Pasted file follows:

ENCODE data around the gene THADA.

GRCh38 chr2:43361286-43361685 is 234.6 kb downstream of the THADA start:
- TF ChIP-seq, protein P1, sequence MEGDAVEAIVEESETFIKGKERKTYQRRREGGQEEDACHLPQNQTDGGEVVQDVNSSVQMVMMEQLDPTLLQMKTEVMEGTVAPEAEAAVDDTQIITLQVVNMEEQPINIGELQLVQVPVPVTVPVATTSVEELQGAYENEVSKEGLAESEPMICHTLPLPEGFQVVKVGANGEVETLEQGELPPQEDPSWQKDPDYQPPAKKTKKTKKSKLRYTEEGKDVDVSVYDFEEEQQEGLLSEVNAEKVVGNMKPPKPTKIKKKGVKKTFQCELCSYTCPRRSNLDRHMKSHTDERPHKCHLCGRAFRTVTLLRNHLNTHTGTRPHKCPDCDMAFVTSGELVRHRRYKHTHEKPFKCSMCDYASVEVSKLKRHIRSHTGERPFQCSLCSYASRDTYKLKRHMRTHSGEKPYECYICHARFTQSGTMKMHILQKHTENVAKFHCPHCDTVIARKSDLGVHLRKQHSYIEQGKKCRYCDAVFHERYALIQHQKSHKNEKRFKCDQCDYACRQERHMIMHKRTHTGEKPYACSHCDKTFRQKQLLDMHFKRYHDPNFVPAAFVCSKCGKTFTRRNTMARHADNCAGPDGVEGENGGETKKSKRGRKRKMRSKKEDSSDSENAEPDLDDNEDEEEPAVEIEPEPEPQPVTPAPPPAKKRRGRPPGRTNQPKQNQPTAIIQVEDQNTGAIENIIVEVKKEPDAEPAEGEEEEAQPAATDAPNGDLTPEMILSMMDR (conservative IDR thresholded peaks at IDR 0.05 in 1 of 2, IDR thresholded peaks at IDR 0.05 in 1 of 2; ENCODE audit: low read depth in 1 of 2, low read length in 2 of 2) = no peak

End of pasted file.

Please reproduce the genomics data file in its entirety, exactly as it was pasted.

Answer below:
ENCODE data around the gene THADA.

GRCh38 chr2:43361286-43361685 is 234.6 kb downstream of the THADA start:
- TF ChIP-seq, protein P1, sequence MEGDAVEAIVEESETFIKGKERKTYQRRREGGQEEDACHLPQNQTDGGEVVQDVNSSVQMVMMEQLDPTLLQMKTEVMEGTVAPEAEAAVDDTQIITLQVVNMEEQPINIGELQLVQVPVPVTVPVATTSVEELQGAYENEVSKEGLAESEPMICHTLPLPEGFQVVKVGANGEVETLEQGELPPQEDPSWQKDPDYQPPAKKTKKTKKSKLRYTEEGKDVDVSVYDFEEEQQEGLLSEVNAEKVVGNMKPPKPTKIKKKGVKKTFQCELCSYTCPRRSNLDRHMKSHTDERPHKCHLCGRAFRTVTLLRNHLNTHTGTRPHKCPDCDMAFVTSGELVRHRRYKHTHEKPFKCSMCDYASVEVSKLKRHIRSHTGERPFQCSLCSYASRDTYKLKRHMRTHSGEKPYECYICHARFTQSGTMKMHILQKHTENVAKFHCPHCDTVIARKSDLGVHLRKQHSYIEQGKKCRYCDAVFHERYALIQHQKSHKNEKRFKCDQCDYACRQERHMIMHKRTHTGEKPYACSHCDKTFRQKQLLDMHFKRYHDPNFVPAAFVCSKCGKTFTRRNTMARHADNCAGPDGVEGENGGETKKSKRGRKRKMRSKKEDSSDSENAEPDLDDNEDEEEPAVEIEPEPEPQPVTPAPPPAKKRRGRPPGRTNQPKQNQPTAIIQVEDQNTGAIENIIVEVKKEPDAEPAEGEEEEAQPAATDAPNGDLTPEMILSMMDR (conservative IDR thresholded peaks at IDR 0.05 in 1 of 2, IDR thresholded peaks at IDR 0.05 in 1 of 2; ENCODE audit: low read depth in 1 of 2, low read length in 2 of 2) = no peak